Monday, 31 December 2012

It's Not Easy Being a Green Tea Cupcake

There is something amazing about a cup of nice green tea: it's soothing and tasty, it will get rid of toxins, hydrate you just as well as a big glass of water, boost your brain power and your immune system... It really is a gorgeous magic potion for the body and for the soul. My favorite is David's Tea Dragon Pearls: I drink two cups of the stuff every day I can, and every drop feels and tastes wonderful. Living in the real world would be very tough sometimes if there was no green tea... and no adorable mugs to drink it from - thank you Mel and Matt for the cutest Christmas presents!

December is always synonymous with madness at work, and while chocolate is wonderful to keep stress under control, I could not have made it without my green tea, and in that spirit, I wanted a zen little dessert I could bring to my in-laws' Christmas lunch. Why not turn my magic potion into a tasty sweet? My mother-in-law is as much of a tea fan as I am, so I knew those little cupcakes would be received enthusiastically at her table.

This recipe requires you to get your hands on some matcha green tea powder: you can easily find it at tea shops, but if that fails, try to hit Asian stores or Chinatown. Matcha is the tea used in the Japanese tea ceremony: its made from a specific kind of green tea and ground into a very fine powder, then whisked with hot water to create the traditional beverage. It's worth noting that it contains three times as much antioxidant as regular green tea, so these cupcakes are just as much health food as they are dessert! Or at least, that's what I keep telling myself... they disappeared in the blink of an eye...

2 cups all-purpose flour
1/2 tablespoon baking powder
1/4 teaspoon salt
2/3 cup milk
2 tablespoons matcha green tea powder (I used Matcha Matsu from David's Tea)
3/4 cup (1 1/2 stick) butter, room temperature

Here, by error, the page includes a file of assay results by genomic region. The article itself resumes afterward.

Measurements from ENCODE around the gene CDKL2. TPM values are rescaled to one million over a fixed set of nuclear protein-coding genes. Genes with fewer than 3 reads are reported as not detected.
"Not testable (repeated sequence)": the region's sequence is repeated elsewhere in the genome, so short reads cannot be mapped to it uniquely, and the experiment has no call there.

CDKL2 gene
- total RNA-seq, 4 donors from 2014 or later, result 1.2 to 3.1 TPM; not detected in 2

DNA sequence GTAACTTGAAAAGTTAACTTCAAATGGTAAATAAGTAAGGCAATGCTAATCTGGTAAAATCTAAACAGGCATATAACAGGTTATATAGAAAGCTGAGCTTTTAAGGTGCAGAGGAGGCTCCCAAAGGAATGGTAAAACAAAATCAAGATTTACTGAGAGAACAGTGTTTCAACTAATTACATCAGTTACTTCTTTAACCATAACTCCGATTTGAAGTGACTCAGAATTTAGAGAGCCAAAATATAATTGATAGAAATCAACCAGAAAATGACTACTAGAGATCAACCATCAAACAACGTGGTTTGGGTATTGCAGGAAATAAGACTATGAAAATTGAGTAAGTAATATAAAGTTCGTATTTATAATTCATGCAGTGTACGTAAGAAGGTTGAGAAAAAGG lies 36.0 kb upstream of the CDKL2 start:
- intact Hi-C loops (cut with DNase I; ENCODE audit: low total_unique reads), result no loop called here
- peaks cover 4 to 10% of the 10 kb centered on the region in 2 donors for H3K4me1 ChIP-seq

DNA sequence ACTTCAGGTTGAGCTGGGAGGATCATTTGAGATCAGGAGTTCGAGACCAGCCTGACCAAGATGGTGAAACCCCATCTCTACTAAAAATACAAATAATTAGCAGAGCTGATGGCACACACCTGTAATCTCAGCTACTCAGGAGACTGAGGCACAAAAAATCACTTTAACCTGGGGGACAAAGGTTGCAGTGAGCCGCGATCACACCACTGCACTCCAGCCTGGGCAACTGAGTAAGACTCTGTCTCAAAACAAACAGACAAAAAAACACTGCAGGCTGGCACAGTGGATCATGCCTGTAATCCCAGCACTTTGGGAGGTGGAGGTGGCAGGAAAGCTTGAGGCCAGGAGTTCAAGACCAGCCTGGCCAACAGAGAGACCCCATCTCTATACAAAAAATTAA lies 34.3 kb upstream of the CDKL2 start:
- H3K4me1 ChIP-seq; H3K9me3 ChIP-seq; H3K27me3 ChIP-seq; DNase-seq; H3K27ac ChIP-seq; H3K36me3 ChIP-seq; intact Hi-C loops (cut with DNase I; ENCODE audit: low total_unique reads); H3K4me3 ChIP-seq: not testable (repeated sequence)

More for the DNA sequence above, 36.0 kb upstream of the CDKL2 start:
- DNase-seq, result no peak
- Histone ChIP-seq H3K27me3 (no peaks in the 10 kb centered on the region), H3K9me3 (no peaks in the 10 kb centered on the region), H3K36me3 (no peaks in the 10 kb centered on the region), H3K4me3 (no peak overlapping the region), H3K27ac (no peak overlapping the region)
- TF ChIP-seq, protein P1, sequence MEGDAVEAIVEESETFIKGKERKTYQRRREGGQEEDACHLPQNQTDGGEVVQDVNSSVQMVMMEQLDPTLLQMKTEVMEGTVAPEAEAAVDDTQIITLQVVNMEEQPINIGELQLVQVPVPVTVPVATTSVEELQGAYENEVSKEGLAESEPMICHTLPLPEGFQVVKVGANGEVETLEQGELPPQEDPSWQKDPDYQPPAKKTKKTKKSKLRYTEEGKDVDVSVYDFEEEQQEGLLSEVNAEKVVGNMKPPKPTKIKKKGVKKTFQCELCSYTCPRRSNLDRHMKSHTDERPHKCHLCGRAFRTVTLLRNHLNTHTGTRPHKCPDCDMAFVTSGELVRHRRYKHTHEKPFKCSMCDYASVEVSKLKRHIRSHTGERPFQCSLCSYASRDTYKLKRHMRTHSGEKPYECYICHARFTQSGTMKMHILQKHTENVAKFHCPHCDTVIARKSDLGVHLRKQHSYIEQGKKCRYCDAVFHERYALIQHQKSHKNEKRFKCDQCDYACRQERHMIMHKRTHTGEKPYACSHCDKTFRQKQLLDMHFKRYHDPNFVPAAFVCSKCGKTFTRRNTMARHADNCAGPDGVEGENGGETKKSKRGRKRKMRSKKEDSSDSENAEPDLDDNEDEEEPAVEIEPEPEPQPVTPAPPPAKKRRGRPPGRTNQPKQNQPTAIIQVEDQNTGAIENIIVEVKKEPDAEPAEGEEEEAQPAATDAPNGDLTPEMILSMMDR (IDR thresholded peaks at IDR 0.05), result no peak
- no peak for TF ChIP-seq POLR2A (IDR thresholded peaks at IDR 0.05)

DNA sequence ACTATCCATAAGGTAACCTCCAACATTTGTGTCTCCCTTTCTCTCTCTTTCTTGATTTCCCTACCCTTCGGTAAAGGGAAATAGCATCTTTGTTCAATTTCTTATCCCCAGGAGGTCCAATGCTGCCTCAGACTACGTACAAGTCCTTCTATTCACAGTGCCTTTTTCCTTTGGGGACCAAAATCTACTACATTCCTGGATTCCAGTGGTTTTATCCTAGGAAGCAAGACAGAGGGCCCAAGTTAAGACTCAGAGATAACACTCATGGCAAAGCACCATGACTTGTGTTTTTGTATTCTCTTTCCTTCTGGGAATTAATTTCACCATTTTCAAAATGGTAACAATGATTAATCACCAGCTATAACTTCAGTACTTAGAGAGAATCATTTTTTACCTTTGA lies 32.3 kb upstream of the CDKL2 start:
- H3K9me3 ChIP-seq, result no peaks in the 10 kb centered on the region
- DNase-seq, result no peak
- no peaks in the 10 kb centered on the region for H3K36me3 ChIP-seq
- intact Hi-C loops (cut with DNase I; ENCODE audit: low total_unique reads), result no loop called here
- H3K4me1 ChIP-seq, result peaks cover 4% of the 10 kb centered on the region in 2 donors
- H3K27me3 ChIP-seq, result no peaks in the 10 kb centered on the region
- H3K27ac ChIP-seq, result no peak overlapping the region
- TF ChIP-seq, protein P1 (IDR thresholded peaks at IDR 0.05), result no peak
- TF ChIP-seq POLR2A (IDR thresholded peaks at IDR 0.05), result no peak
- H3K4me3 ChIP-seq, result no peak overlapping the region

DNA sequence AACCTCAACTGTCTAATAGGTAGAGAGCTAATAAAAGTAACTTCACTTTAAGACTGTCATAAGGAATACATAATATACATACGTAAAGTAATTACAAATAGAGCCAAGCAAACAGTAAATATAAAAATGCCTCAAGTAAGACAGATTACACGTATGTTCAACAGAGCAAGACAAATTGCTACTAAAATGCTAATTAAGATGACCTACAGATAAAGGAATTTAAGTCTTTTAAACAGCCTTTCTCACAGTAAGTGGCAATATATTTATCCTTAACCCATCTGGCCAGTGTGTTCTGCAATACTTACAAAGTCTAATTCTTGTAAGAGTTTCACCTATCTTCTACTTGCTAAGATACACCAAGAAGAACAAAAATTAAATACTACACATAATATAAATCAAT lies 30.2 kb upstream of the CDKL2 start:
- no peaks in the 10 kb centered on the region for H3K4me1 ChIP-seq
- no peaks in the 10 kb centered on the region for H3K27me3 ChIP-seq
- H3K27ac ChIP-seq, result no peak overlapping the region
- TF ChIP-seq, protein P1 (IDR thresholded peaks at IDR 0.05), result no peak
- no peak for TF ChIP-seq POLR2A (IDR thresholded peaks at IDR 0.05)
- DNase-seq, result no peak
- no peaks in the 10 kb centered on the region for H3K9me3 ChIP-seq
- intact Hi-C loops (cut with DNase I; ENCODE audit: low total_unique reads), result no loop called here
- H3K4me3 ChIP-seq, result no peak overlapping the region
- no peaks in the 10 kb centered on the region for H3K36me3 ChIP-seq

1 1/2 cup sugar
2 eggs
1 egg yolk
A few drops almond extract
A few drops vanilla extract

Preheat the over to 350 degrees, and line a muffin pan with cupcake liners. Sift the flour, baking powder and salt together in a medium bowl. Mix the milk and matcha powder and reserve.

In a large mixing bowl, beat the butter and sugar together until fluffy, about 5 minutes. Add the eggs, one at the time, beating well after each addition, finishing with the egg yolk. Mix in a few drops of almond and vanilla extract (1 teaspoon of extract in total does the trick). Add a third of the flour mixture and half of the milk and matcha mixture, and mix well. Add another third of the dry ingredients and the rest of the wet ingredients, mix and finish with the rest of the flour. Mix until just incorporated.

Spoon the batter in the cupcake liners and bake for 22 to 25 minutes, until the top of the cupcakes springs when touched, or until a cake tester comes out clean. Let the cupcakes cool in the pan 5 minutes before moving them to a baking rack, and let them cool completely before icing.

You can add a few drops of green food coloring if you really want your cupcakes to pop bright green, but that is entirely optional: as you can see, the matcha makes the batter quite green without any coloring! They will be perfect Halloween or St-Patrick's Day cupcakes with that gorgeous color...

I am a huge fan of green tea desserts, with green tea ice cream being at the top of my list, and I was delightfully surprised when I tasted the batter and it had that exact delicate-yet-rich flavor: not too sweet and with no hint of the bitterness you sometimes have with green tea. Just the smooth, sophisticated green taste... Those cakes have a soft and moist crumb, and their subtle flavor is absolutely delicious!

I chose a simple green tea glaze (inspired by the recipe in "Vegan Cupcakes Take Over the World") for the batch I brought my in-laws:

2 tablespoons butter, room temperature
1 cup confectioners’ sugar
1/2 teaspoon matcha tea powder
1 to 2 tablespoons milk
1/4 teaspoon almond extract
1 drop vanilla extract

With a fork, beat the butter until fluffy in a small bowl. Mix in the confectioners’ sugar and matcha to form a crumbly mixture.